Implement, Measure, Improve…
An intrinsic part of our security static code analysis solution is benchmarking. Obviously, for such a complex and undecidable  area of computation, we needed to have a yard-stick to measure our progress, quality and compare our approach with others. This is Bedirhan and I’ll try to give an overview of one of the benchmarking projects  we produce and continuously use in our CodeThreat solution.
As a personal note, in the ooold days I tried the same with web application crawlers and it turned out to be a very prolific open-source tool for benchmarking web application security scanners. Well, that’s history.
Prior to coding the complete logic of our design, we produced internal benchmarking projects with different language flavors. There are basically two goals of these projects. In simple words;
- how well do we track “hacker sent input values” across a software and
- how well do we perform when finding different types of security and quality bugs.
By the way, we plan to release the first benchmarking project, called FlowBlot.NET , which is the main topic of this post, in the near future under our CodeThreat Github account. This will hopefully help end-users to test their own static code analysis solutions against a plethora of simple to really complex taint flow cases.
For the curious, the “blot” part of the project name is an attribute to Hermann Rorschach’s InkBlot psychological evaluation test.
While all of them are about data tracking, we classified the test cases into groups. Some of these groups include challenges that every static code analysis technique has to deal with, such as threading, incomplete programs, abstraction, inheritance, exception handling and many more. Others are language-specific implementations, such as aggregates, lambda functions, reference passing, reflections, regular expressions etc.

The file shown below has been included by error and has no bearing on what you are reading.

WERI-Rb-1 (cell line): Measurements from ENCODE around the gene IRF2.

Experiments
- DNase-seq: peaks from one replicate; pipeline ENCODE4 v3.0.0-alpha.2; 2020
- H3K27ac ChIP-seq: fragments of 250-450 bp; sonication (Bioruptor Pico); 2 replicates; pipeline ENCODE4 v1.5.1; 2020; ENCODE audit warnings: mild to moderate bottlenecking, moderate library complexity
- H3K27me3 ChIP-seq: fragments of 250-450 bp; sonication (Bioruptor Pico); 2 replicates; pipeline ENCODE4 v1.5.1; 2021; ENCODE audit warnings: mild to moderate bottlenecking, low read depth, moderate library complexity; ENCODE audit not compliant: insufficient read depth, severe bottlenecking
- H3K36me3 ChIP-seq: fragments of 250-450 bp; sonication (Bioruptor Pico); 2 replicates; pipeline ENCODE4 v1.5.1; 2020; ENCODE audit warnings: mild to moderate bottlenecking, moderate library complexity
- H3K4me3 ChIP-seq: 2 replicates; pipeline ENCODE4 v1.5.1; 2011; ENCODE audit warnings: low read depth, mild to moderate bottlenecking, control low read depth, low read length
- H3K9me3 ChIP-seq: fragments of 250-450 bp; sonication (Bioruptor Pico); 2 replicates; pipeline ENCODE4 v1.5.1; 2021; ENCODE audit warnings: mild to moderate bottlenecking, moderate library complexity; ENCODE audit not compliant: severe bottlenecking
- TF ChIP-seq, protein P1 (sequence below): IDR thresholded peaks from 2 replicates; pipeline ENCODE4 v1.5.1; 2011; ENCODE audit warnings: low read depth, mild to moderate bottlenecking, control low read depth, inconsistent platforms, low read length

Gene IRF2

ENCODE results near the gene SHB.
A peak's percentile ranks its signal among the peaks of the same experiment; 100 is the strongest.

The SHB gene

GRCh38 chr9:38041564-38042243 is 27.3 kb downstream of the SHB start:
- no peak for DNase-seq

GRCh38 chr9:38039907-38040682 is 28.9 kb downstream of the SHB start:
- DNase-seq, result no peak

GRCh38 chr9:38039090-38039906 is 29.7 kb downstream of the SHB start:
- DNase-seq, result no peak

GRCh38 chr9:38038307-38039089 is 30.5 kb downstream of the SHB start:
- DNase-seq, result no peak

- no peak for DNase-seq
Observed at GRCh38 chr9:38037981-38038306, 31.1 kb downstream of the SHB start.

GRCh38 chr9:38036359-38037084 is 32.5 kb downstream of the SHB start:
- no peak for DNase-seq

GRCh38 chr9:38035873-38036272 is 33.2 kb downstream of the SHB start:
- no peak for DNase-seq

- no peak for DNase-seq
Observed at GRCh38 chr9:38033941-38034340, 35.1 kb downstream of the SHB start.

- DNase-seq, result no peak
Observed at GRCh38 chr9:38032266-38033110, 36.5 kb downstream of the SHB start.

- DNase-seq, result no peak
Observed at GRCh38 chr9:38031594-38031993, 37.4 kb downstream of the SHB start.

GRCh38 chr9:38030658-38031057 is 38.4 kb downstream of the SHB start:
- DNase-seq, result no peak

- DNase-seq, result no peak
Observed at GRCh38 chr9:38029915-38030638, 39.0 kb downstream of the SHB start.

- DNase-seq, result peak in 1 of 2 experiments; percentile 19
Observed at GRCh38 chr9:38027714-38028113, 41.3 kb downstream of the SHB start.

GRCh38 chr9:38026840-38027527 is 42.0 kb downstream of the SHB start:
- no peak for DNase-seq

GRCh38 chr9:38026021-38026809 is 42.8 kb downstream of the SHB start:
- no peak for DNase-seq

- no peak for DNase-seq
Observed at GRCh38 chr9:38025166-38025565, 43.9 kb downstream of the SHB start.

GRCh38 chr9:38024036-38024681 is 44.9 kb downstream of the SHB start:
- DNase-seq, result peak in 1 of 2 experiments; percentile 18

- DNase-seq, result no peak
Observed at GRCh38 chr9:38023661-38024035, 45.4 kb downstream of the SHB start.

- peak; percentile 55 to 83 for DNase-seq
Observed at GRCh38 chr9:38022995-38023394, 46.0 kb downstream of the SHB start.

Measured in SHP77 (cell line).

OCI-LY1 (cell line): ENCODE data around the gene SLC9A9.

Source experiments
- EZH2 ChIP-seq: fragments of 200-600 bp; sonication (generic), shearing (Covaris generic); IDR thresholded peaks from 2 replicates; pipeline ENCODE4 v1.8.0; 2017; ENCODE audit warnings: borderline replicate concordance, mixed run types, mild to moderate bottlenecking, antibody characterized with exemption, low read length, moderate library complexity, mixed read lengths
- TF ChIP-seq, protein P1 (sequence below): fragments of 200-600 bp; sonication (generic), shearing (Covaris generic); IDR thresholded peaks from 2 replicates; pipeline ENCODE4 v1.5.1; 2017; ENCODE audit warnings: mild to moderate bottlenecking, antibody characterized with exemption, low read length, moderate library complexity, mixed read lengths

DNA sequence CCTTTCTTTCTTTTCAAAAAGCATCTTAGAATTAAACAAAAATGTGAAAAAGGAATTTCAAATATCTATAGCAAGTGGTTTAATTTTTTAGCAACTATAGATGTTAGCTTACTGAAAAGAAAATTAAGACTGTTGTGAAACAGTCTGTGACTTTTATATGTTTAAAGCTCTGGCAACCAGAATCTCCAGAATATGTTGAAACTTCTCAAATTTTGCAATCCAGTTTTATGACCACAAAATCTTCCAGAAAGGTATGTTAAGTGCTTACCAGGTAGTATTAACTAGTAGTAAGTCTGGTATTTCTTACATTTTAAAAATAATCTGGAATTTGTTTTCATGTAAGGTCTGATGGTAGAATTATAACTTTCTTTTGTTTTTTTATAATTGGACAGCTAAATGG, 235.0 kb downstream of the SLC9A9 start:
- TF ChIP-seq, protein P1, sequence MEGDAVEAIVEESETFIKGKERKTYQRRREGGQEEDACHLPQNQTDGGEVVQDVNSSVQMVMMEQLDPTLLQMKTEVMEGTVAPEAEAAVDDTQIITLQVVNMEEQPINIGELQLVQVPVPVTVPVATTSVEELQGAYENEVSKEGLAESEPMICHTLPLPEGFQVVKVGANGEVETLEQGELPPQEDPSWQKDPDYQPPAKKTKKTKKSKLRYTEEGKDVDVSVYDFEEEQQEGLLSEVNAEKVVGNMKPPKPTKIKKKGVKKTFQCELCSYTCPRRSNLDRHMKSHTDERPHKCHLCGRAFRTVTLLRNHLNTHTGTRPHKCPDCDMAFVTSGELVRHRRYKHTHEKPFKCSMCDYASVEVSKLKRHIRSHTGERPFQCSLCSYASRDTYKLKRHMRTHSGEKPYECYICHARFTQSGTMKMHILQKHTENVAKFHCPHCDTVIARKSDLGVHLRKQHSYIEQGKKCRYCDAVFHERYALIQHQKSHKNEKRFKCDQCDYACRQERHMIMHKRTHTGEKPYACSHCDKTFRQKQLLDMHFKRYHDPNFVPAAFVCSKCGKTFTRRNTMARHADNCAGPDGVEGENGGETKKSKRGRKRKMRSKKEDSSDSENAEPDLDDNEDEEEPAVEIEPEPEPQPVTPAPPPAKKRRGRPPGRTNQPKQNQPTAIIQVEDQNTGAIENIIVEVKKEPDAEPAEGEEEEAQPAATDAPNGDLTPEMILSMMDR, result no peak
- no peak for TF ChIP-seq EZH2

As always I will not go into technical details too much here. However, it’s extremely didactic to go over one or two of the test cases to understand to what extent a static code analysis solution is really capable of or perhaps unfortunately not capable of. 😓
Here’s a simple test case from our FlowBlot.NET benchmark;
public void Run()
string input = System.Console.ReadLine();
IWService weatherService = WeatherServiceFinder.FetchProvider();
string passThrough = weatherService.GetWeatherData(input);
The above challenge gets an input from the user (Console.ReadLine) and then calls a 3rd party web service, which we don’t have the actual code. It’s a 3rd party and this makes our program incomplete from a static analysis perspective. Because we need to have whole code to analyze it, otherwise the analysis and, therefore, results becomes partial.
Anyways, we then get the output of GetWeatherData service call and pass it to a dangerous API (Process.Start). If, and this is a big if, all or some part of the input reaches to this method, then we may have a serious security problem, which may have different names in different contexts; OS Injection, Insecure OS Administrative Mechanism, etc. The idea of the bug is simple. If someone passes a malicious input to us, it gets executed. 😮